Producer Guide to the National Farm-Level Biosecurity Standard for Potato Growers
A Guide to Developing Your Farm Biosecurity Plan
Why is Potato Biosecurity Important?
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The sustainability of the potato industry in Canada depends on biosecurity practices on farms to prevent, minimize, and control the introduction of pests and diseases. History has demonstrated that a pest incursion on a farm can have devastating long-term consequences for the affected farm, region, and country (e.g. potato cyst nematode, potato wart). The development of a farm biosecurity plan will define and formalize many of the risk reduction practices that are already in place in your day-to-day operations and assist you in addressing potential biosecurity gaps that may exist in your current operation.
Adopting biosecurity best practices is a way to support the objectives of your farm business plan. Effective prevention of disease and pest occurrences protects productivity, stabilizes production costs, and protects the value of your farmland. The Farm Biosecurity Plan will also contribute to protecting the long-term investment in your farm operation.
Your Farm Biosecurity Plan may assist in retaining customers or attracting new markets. The enhancement of biosecurity practices at the farm level will help you in addressing customer expectation, whether locally, nationally, or internationally.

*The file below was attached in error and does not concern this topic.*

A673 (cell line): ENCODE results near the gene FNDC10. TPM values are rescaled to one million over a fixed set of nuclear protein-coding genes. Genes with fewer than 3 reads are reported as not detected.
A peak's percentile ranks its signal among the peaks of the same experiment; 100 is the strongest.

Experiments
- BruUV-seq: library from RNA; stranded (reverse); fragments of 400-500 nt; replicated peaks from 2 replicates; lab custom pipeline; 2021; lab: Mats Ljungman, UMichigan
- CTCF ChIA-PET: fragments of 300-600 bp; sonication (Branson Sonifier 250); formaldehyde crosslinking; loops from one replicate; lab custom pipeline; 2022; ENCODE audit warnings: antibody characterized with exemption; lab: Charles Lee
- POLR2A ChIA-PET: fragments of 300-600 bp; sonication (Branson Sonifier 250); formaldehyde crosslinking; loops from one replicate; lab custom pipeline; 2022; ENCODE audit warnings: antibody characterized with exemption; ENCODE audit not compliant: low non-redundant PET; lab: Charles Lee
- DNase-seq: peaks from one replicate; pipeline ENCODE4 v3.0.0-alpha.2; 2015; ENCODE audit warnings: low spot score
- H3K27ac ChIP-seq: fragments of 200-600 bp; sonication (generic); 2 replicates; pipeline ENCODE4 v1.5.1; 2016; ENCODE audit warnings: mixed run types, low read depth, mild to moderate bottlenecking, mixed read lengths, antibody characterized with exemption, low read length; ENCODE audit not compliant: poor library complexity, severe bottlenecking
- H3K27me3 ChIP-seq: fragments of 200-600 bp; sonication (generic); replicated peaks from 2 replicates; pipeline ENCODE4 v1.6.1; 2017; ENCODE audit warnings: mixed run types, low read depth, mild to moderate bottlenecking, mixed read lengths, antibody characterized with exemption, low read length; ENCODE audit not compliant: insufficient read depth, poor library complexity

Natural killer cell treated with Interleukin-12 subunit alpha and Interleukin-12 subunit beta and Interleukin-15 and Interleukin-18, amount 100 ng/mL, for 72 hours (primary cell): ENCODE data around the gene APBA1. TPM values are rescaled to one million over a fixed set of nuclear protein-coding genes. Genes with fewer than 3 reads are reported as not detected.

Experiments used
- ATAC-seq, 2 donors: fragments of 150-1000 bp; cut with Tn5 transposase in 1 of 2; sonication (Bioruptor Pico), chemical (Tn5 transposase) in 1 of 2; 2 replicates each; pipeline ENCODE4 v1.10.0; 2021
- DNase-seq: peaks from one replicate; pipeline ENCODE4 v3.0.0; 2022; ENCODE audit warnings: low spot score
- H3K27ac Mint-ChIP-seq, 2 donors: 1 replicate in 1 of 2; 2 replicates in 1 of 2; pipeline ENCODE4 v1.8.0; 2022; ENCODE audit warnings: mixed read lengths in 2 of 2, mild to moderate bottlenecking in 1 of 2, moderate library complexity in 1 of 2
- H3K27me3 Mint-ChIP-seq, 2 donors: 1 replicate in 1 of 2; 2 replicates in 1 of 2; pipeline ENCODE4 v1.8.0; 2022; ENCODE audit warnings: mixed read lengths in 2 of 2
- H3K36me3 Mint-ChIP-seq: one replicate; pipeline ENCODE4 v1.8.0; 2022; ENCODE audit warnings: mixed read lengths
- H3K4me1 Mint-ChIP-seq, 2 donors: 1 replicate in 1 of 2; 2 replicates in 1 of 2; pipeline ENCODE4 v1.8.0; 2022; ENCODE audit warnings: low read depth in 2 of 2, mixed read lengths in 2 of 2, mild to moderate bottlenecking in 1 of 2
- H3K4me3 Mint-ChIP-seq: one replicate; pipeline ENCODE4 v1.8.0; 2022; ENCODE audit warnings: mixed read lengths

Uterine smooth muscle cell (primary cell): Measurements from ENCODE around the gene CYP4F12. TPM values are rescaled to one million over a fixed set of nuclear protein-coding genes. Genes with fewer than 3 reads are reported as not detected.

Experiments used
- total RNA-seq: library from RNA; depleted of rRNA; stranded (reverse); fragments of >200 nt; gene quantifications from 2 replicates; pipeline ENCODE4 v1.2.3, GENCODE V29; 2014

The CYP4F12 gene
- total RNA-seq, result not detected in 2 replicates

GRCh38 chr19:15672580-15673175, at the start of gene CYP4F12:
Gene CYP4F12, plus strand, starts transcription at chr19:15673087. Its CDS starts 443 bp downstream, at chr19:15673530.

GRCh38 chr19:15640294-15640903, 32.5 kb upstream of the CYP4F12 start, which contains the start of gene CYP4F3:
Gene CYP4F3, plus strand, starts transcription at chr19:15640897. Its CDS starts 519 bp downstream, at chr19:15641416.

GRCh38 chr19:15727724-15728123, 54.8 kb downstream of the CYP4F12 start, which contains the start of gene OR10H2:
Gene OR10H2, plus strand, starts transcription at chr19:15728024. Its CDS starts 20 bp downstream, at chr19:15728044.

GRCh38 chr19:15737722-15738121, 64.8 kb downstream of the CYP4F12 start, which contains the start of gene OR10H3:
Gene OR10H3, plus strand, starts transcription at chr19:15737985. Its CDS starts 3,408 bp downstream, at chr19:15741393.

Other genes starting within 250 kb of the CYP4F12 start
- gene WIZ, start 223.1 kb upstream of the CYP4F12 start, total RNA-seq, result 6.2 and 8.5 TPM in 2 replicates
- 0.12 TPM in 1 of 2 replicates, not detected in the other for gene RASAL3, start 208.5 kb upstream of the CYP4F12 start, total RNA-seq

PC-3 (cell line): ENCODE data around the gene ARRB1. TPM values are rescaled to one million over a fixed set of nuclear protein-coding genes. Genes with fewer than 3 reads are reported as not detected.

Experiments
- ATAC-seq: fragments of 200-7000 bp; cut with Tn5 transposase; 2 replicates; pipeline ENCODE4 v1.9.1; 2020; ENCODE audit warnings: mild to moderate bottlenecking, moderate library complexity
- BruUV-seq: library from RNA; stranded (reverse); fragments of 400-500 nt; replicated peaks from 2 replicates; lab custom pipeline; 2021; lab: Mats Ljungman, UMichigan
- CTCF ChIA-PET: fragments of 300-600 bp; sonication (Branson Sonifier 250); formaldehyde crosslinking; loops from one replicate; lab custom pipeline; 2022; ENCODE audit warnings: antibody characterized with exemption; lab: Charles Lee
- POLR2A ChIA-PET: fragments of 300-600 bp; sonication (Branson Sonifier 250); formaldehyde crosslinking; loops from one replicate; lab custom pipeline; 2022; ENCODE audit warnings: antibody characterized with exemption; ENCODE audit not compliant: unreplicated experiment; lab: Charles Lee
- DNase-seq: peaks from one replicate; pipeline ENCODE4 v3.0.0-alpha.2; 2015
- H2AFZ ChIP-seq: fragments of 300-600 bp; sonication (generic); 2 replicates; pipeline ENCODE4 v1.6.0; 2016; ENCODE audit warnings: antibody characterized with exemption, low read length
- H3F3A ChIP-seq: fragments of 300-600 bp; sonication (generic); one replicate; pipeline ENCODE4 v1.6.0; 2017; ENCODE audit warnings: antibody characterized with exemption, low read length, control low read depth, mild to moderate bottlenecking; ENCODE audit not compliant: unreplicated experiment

The practices described in this document and included in a Farm Biosecurity Plan will reduce the risk of introducing a wide variety of pests and diseases into your farm operation. These include:
- pests or diseases unknown to exist in Canada (i.e. brown rot).
- quarantine pests and diseases known to occur in Canada (i.e. potato cyst nematode, potato wart).
- non-quarantine pests and diseases (i.e. bacterial ring rot, late blight).
Biosecurity best practices reduce the risk of pests or diseases on the farm by targeting the possible pathways of introduction, including soil, seed, air, water, and various vectors (insect, human, animal) that are capable of transmitting a pest from an infected source to a host. A pathway-targeted approach also protects against unknown pests and diseases. Although diseases and pests may come and go, the major pathways (Table 1) remain the same.
|Pests and Diseases||Soil (including erosion)||Seed||Air||Water (used for irrigation, cleaning and disinfection)||Common vectors|
|Potato cyst nematodes (PCN)|
|Bacterial ring rot|
|Virus||Aphids, nematodes, fungi|
Notes de tableau
- Note de tableau 1
These checkmarks are provided as examples of high-risk pathways of introduction. Other pathways may also be possible.
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